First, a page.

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  • C.G. Jung Joseph L. Henderson Aniela Jaffé Jolande Jacobi JohnFreeman Marie-Louise von Franz Post author

    Carl Gustav Jung j German karl staf j , often referred to as C G Jung, was a Swiss psychiatrist and psychotherapist who founded analytical psychology Jung proposed and developed the concepts of extraversion and introversion archetypes, and the collective unconscious His work has been influential in psychiatry and in the study of religion, philosophy, archeology, anthropology, literature, and related fields He was a prolific writer, many of whose works were not published until after his death.The central concept of analytical psychology is individuation the psychological process of integrating the opposites, including the conscious with the unconscious, while still maintaining their relative autonomy Jung considered individuation to be the central process of human development.Jung created some of the best known psychological concepts, including the archetype, the collective unconscious, the complex, and synchronicity The Myers Briggs Type Indicator MBTI , a popular psychometric instrument, has been developed from Jung s theory of psychological types.Though he was a practising clinician and considered himself to be a scientist, much of his life s work was spent exploring tangential areas such as Eastern and Western philosophy, alchemy, astrology, and sociology, as well as literature and the arts Jung s interest in philosophy and the occult led many to view him as a mystic, although his ambition was to be seen as a man of science His influence on popular psychology, the psychologization of religion , spirituality and the New Age movement has been immense.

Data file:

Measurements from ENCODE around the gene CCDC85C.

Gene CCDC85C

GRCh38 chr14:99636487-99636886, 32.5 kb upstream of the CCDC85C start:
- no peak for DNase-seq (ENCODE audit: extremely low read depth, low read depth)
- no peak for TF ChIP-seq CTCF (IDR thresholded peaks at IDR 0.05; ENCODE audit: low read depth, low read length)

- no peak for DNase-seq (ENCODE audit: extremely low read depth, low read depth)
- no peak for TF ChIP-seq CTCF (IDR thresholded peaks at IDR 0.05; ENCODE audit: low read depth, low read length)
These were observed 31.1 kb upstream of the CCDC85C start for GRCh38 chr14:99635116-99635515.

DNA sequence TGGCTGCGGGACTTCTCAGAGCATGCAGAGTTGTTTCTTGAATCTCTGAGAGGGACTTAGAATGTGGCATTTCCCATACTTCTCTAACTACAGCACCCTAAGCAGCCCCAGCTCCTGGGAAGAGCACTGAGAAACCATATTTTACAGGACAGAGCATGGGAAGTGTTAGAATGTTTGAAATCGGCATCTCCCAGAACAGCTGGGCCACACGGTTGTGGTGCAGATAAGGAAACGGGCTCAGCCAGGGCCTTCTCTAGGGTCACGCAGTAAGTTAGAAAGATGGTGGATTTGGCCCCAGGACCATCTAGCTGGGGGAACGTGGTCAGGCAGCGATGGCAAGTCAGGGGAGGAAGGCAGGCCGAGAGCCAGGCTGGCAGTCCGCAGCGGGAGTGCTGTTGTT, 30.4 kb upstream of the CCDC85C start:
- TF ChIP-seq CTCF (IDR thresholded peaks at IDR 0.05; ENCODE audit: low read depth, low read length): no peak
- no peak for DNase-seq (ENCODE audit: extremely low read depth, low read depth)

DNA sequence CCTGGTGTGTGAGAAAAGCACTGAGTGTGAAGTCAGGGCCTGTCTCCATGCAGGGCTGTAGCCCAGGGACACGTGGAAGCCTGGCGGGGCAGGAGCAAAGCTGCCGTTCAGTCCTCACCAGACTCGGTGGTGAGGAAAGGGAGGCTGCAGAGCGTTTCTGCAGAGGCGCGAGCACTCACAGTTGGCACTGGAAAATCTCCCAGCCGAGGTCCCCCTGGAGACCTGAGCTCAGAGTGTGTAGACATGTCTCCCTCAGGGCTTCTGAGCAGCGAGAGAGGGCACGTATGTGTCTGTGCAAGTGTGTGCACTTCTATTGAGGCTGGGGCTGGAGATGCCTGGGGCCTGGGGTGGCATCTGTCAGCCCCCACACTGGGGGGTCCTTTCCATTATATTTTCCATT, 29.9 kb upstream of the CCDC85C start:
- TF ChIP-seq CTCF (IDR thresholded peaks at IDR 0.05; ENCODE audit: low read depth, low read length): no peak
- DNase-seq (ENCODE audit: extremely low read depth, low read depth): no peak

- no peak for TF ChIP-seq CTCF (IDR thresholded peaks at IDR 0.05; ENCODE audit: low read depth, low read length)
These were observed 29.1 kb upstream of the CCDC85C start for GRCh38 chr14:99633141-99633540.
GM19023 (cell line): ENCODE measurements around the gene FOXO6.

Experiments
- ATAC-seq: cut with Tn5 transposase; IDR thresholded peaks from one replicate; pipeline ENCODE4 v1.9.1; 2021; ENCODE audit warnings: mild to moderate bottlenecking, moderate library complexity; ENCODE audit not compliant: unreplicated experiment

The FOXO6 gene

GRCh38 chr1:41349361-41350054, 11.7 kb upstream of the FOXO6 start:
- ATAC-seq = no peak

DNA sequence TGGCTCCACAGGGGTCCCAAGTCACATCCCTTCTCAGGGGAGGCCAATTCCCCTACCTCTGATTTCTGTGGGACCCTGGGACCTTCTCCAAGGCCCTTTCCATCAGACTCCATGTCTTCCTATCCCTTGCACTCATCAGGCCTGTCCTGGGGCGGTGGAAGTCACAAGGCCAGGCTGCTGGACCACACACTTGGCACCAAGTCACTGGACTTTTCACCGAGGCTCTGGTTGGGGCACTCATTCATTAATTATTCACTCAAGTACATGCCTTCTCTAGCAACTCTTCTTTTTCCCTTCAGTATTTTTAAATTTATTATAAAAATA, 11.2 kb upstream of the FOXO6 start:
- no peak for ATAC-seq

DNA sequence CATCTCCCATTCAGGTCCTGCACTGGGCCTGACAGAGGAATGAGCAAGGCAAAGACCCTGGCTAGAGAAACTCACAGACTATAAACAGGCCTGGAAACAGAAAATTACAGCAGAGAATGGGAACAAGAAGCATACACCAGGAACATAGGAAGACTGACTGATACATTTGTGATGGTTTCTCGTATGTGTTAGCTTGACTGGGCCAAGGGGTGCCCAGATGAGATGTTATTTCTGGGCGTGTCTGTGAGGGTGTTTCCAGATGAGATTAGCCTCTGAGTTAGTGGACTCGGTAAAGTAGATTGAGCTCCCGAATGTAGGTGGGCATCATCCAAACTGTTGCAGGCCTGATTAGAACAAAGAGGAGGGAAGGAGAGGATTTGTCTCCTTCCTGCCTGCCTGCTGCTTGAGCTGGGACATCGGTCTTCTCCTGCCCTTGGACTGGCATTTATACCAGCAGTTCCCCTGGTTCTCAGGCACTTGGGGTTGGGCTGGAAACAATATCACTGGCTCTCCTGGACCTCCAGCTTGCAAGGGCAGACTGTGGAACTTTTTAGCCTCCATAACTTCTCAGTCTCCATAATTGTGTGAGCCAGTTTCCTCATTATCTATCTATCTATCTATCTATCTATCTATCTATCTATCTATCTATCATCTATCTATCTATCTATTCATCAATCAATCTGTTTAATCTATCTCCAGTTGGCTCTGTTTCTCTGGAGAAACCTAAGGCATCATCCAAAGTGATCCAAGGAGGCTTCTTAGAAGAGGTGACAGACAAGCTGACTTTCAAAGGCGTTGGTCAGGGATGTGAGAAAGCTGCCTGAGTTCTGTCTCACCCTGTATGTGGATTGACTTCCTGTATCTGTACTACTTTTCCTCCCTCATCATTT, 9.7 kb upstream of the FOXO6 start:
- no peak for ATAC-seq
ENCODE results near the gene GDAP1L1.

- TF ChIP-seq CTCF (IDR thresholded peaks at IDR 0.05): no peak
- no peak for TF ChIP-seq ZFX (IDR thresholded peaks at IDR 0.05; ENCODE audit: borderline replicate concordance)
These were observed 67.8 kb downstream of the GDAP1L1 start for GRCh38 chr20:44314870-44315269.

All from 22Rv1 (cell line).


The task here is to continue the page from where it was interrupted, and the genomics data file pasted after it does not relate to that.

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  • I have a strange love hate relationship with Jung There are so many things about him that I find utterly fascinating and then others that I think are just crazy I would rather think one thing or the other, but since he was obsessed with dualities, perhaps he would be happy with my conflicting and opposite feelings towards him.There are things about his ideas that I find incredibly appealing A personal story might help make that clear I started reading this book a while ago now before I started U [...]


  • My university professors never introduced me to Carl Jung I understand why, I guess, but it s a shame that I didn t read Jung s work until now Jungian psychology is amazing It addresses the unconscious and the self psyche in a unique and enlightening way And, unlike most other psychologists, Jung did not shy away from unexplained phenomena and the so called paranormal His theory provides insights into unexplained phenomena and is the only major psychological theory that includes the paranormal i [...]


  • This is one of the three books which influenced my literary and mythical outlook The Hero With a Thousand Faces and The Uses of Enchantment The Meaning and Importance of Fairy Tales being the other two All my life, I have been fascinated by symbols and their near universality the weird way they recur in dreams and the way they keep on popping up in mythologies I have also been fascinated by journeys in literature, myth and movies.Jung tied it all together for me, in this collection of essays whi [...]



  • Ultimately, never forget what Jung himself admitted There is no Archimedean point from which to judge, since the psyche is indistinguishable from its manifestations The psyche is the object of psychology, and fatally enough also its subject There is no getting away from this fact Psychology and Religion 1938 In CW 11 Psychology and Religion West and East P.8 Condensed 60 years of Jungian insight on Man and his so called collective unconscious as a part of everyday life and symbols through Jung s [...]